As you do this, something happens. It may take a lifetime for us to truly see or understand, but there is a Peace that will guard your heart and your mind, a Peace that will fight for you. This too is a grace, a gift, and it will indeed transcend understanding. This is not merely a positive mindset, it is the mystery of intimacy with the divine - in whom you are fully known, and fully loved.

Or as one friend of mine put it so well:
The peace I pray for is the kind of peace that comes in the eyes of storms; peace as exists only when we can be sure that something, or someone good, exists that is unbowed by the chaos and brokenness around and within us. It's a peace that acknowledges pain, stands amidst disharmony, embraces chaos, and begins setting broken things to rights. God's peace is not a trite "forget your problems to find me" kind of peace, but a peace that stares into troubled eyes looking at troubled waters saying "you can rest."
I've found this to be important. It's not a magic formula that banishes all anxiety for ever, and obviously it's not a call to stop thinking about things. It's not saying anxiety means you just don't have enough faith and it's definitely not a call to ignore professional help. Things will still be hard. We live in hard times. But all I can say is that peace is possible and powerful, even if it doesn't feel present all the time. That despite the darkness, God really is there. It's quiet and it's subtle and he doesn't text me or anything, but as I've learned to trust, I've found God to be closer than I had felt before. He didn't change, but I did.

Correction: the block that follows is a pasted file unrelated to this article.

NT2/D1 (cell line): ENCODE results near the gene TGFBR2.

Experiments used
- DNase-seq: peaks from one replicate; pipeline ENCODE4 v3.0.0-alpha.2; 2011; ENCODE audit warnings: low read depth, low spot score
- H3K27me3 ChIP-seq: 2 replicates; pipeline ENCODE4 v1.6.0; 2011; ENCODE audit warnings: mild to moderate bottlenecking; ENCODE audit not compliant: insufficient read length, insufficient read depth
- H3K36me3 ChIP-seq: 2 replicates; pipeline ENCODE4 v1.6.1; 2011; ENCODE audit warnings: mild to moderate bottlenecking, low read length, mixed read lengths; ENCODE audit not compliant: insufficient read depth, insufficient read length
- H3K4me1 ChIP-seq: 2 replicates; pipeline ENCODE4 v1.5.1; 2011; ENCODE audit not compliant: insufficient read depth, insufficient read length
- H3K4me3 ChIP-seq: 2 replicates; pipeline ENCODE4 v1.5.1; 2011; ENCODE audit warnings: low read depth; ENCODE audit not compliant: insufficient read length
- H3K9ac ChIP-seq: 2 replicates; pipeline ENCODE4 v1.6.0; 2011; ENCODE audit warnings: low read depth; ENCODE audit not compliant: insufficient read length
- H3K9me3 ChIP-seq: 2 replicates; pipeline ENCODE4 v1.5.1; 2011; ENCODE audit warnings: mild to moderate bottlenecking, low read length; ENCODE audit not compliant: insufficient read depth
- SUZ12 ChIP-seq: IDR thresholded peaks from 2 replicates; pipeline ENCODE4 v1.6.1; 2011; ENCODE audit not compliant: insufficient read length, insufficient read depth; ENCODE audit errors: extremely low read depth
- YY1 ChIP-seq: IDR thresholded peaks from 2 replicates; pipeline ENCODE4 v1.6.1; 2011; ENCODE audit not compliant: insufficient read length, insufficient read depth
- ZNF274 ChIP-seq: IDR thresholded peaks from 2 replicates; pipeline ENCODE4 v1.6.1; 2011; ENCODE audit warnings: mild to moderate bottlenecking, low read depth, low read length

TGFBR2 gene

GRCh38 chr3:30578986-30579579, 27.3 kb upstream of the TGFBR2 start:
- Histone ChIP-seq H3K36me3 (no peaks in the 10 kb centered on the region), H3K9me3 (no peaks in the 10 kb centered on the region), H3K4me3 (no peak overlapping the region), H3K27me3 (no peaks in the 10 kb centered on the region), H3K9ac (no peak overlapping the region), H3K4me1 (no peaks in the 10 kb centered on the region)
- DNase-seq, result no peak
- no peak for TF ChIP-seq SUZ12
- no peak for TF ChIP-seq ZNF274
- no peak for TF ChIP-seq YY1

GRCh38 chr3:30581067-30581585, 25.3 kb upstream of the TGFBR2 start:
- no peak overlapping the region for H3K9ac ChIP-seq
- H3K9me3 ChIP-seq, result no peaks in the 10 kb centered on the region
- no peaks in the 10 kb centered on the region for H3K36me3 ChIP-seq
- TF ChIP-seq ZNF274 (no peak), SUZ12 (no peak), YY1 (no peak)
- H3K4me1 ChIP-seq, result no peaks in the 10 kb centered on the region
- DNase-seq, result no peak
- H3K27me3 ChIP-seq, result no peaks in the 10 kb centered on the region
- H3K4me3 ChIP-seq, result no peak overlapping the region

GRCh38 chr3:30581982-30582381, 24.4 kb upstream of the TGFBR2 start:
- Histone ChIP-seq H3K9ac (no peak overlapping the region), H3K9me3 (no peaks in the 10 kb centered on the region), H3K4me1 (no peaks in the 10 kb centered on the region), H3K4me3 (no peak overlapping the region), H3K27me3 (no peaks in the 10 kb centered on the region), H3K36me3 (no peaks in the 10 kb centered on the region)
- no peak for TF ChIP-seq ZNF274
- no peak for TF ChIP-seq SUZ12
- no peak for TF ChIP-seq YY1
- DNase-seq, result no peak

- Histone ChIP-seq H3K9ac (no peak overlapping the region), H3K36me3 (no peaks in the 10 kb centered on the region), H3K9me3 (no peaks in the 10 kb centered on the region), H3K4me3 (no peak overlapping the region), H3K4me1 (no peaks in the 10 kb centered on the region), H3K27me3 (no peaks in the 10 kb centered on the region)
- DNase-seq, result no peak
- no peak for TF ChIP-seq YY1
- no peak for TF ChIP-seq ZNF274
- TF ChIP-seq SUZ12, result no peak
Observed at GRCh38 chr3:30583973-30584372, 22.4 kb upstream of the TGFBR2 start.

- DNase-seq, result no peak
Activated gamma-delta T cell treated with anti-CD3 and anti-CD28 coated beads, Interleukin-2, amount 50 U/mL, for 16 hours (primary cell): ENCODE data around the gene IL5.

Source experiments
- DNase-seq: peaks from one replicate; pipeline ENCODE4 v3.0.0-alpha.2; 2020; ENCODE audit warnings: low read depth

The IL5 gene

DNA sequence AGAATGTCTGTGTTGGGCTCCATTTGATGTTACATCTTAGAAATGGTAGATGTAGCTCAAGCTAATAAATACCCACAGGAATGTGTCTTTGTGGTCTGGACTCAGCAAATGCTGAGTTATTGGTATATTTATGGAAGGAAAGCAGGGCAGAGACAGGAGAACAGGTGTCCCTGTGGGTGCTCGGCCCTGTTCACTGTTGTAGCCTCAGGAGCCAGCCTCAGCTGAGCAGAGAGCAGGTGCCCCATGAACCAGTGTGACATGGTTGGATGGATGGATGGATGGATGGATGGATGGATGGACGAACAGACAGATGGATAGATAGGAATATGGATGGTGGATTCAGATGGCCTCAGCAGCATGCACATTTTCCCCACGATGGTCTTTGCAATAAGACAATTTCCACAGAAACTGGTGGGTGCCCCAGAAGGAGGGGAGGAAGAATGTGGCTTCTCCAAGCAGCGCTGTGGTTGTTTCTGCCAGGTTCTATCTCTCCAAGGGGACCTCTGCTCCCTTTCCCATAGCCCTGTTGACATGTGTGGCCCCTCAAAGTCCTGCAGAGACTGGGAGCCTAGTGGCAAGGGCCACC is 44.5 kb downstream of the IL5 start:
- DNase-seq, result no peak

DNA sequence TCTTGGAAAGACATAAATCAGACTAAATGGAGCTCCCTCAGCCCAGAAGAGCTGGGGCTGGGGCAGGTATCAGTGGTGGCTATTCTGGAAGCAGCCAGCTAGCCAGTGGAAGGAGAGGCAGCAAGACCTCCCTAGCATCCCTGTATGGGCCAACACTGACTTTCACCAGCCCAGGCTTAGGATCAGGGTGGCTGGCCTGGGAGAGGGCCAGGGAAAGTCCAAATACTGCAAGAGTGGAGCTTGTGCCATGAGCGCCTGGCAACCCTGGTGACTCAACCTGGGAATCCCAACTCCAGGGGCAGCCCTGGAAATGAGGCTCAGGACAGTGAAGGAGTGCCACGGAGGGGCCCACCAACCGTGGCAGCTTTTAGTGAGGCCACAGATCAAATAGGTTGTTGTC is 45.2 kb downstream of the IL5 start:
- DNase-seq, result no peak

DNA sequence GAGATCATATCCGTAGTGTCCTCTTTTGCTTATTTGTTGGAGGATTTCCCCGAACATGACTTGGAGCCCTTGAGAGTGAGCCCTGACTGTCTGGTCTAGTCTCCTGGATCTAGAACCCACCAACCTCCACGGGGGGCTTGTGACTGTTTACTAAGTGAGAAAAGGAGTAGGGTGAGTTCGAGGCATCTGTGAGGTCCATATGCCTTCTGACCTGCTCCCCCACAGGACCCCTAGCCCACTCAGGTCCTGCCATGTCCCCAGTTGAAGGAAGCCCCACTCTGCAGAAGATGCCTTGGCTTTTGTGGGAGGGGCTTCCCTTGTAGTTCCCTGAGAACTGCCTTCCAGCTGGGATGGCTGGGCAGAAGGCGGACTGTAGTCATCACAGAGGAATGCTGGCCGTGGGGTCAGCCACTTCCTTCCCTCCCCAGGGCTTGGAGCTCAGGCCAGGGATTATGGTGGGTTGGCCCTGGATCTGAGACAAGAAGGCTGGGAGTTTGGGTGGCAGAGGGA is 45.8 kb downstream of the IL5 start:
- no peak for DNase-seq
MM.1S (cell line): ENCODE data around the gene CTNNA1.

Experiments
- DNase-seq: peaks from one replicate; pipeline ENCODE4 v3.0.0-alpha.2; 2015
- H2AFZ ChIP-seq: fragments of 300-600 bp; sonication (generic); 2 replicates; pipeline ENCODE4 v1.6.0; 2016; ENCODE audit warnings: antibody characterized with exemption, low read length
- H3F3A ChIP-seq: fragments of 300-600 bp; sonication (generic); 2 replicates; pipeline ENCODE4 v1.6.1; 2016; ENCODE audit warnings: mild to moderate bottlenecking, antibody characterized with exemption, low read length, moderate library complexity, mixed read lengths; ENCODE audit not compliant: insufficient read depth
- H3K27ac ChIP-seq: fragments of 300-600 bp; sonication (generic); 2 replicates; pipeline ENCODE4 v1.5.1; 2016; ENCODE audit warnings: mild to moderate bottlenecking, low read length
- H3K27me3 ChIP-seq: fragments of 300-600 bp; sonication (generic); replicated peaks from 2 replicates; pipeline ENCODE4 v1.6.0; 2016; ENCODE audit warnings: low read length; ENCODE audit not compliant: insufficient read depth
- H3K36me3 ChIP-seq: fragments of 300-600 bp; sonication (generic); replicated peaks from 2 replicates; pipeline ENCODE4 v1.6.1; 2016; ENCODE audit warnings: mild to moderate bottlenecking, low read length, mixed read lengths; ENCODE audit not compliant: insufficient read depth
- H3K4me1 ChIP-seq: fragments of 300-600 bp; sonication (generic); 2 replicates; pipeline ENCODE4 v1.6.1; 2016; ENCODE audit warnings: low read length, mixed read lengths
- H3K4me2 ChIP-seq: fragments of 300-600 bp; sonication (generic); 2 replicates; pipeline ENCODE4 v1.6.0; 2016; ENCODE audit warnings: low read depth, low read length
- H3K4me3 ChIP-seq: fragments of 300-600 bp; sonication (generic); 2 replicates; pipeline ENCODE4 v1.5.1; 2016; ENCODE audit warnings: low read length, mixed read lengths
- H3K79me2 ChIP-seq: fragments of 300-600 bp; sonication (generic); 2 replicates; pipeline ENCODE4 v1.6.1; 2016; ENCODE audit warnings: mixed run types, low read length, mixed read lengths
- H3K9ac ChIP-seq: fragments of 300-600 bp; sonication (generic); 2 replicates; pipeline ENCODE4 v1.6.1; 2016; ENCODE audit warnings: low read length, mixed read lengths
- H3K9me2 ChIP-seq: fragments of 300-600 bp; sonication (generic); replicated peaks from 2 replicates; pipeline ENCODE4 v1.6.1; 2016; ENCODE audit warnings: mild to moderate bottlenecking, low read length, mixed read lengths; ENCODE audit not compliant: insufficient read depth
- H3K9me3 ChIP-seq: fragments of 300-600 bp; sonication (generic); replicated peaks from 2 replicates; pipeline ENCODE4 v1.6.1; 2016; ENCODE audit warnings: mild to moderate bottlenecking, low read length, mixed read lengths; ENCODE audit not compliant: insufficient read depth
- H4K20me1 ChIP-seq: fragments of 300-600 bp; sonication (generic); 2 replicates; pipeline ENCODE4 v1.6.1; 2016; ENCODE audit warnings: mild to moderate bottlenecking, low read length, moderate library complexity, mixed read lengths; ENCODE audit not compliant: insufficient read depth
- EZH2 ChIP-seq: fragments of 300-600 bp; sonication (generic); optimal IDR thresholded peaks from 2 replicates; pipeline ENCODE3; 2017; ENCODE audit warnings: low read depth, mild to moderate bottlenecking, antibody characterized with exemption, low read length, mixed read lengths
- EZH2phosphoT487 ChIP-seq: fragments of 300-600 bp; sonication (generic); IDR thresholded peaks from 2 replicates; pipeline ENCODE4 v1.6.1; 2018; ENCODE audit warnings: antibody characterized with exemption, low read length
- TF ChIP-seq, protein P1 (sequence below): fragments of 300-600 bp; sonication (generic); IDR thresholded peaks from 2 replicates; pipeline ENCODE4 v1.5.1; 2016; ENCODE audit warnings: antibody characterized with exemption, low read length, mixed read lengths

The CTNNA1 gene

It was all too much for the boy who would be Superman, so he ran away, like we so often do. But he found freedom when he could will the one thing - listening, trusting, embracing the one in whom he was fully known and fully loved. 

Because true heroism, true courage in the face of anxiety, comes not from mere power or might, nor the will to act - but from trust.
"The world's too big Mom."

"Then make it small. Focus on my voice. Pretend it's an island, out in the ocean - can you see it?"

"...I see it."


Post a Comment

Popular Posts